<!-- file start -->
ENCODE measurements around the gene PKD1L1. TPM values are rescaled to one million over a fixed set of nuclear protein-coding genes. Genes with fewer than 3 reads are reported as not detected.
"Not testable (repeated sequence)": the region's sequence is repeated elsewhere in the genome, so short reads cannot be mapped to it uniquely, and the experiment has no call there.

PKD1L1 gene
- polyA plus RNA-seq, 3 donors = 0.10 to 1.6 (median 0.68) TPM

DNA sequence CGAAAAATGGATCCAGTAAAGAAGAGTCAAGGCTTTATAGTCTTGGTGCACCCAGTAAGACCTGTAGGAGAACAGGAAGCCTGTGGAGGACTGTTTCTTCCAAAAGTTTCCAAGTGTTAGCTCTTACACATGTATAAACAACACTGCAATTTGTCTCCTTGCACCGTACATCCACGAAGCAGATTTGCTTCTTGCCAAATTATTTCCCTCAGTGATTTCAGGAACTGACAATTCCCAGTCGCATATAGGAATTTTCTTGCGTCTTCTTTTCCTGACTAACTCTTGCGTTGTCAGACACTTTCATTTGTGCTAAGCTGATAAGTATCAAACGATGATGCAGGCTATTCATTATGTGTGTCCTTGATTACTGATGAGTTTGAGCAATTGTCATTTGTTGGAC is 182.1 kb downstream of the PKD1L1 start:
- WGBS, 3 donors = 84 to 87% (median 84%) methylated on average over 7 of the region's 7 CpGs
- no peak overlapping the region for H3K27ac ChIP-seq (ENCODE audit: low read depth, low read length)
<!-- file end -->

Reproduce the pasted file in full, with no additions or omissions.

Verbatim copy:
ENCODE measurements around the gene PKD1L1. TPM values are rescaled to one million over a fixed set of nuclear protein-coding genes. Genes with fewer than 3 reads are reported as not detected.
"Not testable (repeated sequence)": the region's sequence is repeated elsewhere in the genome, so short reads cannot be mapped to it uniquely, and the experiment has no call there.

PKD1L1 gene
- polyA plus RNA-seq, 3 donors = 0.10 to 1.6 (median 0.68) TPM

DNA sequence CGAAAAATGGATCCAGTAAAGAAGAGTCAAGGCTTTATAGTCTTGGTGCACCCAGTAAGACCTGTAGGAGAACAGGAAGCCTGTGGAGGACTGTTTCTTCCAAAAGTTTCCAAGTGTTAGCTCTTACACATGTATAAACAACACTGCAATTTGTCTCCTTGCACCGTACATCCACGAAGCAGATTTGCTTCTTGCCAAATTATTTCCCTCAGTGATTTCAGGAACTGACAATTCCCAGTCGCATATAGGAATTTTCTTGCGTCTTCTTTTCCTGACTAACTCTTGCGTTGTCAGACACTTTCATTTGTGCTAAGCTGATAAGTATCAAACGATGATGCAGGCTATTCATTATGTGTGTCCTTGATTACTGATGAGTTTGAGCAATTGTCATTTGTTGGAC is 182.1 kb downstream of the PKD1L1 start:
- WGBS, 3 donors = 84 to 87% (median 84%) methylated on average over 7 of the region's 7 CpGs
- no peak overlapping the region for H3K27ac ChIP-seq (ENCODE audit: low read depth, low read length)